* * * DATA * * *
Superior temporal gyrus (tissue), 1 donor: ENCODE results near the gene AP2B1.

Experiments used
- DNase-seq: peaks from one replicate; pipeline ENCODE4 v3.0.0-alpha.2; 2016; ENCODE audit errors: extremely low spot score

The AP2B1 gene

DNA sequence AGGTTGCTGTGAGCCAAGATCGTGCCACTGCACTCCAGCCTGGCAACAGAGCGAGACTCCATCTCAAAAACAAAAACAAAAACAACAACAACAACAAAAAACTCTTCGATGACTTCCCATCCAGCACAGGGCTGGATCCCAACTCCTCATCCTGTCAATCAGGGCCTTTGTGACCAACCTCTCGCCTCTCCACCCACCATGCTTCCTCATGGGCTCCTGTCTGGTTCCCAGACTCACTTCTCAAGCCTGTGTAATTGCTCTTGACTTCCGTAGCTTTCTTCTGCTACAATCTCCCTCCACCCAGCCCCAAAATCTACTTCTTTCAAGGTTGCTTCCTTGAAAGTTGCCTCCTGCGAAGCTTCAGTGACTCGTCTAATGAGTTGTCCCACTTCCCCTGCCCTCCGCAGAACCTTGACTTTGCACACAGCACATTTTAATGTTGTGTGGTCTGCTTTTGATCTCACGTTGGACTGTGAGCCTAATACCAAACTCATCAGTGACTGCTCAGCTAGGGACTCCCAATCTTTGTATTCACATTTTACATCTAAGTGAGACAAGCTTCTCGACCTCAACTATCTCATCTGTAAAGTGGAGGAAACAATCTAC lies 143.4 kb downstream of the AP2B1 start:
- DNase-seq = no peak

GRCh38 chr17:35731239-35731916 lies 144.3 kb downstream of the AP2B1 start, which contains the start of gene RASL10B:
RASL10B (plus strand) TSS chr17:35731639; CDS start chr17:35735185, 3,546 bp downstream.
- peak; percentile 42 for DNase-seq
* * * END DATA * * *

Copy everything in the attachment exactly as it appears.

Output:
Superior temporal gyrus (tissue), 1 donor: ENCODE results near the gene AP2B1.

Experiments used
- DNase-seq: peaks from one replicate; pipeline ENCODE4 v3.0.0-alpha.2; 2016; ENCODE audit errors: extremely low spot score

The AP2B1 gene

DNA sequence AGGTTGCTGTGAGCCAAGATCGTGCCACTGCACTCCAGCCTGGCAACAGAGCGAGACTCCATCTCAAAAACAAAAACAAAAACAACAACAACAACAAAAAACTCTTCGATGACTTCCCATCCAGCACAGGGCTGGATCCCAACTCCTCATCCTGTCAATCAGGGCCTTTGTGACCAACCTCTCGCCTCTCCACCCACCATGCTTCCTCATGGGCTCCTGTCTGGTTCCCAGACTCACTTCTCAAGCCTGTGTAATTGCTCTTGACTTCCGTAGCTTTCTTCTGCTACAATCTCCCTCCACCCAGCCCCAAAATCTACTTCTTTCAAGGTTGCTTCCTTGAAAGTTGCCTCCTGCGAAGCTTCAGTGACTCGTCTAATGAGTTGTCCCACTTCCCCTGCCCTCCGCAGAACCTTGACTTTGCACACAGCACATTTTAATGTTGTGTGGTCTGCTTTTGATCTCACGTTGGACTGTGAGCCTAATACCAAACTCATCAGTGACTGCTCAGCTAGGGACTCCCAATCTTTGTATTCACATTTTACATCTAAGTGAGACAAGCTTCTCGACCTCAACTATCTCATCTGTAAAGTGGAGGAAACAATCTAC lies 143.4 kb downstream of the AP2B1 start:
- DNase-seq = no peak

GRCh38 chr17:35731239-35731916 lies 144.3 kb downstream of the AP2B1 start, which contains the start of gene RASL10B:
RASL10B (plus strand) TSS chr17:35731639; CDS start chr17:35735185, 3,546 bp downstream.
- peak; percentile 42 for DNase-seq